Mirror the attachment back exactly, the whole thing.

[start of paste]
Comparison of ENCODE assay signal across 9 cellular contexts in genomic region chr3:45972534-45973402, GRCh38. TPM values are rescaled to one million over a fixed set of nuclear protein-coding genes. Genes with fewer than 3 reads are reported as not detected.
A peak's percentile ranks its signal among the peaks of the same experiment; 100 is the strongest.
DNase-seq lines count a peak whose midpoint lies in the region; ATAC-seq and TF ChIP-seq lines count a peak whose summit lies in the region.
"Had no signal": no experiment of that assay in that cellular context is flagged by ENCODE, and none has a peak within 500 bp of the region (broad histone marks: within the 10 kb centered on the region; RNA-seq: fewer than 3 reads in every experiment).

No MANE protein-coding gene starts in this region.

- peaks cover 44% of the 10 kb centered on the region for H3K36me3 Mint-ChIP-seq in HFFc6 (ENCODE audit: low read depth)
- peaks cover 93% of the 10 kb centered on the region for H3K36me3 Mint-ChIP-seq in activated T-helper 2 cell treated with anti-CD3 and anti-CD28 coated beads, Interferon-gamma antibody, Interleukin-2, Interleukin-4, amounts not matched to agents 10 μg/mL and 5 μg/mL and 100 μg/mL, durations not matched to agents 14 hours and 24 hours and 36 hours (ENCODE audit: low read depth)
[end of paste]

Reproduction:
Comparison of ENCODE assay signal across 9 cellular contexts in genomic region chr3:45972534-45973402, GRCh38. TPM values are rescaled to one million over a fixed set of nuclear protein-coding genes. Genes with fewer than 3 reads are reported as not detected.
A peak's percentile ranks its signal among the peaks of the same experiment; 100 is the strongest.
DNase-seq lines count a peak whose midpoint lies in the region; ATAC-seq and TF ChIP-seq lines count a peak whose summit lies in the region.
"Had no signal": no experiment of that assay in that cellular context is flagged by ENCODE, and none has a peak within 500 bp of the region (broad histone marks: within the 10 kb centered on the region; RNA-seq: fewer than 3 reads in every experiment).

No MANE protein-coding gene starts in this region.

- peaks cover 44% of the 10 kb centered on the region for H3K36me3 Mint-ChIP-seq in HFFc6 (ENCODE audit: low read depth)
- peaks cover 93% of the 10 kb centered on the region for H3K36me3 Mint-ChIP-seq in activated T-helper 2 cell treated with anti-CD3 and anti-CD28 coated beads, Interferon-gamma antibody, Interleukin-2, Interleukin-4, amounts not matched to agents 10 μg/mL and 5 μg/mL and 100 μg/mL, durations not matched to agents 14 hours and 24 hours and 36 hours (ENCODE audit: low read depth)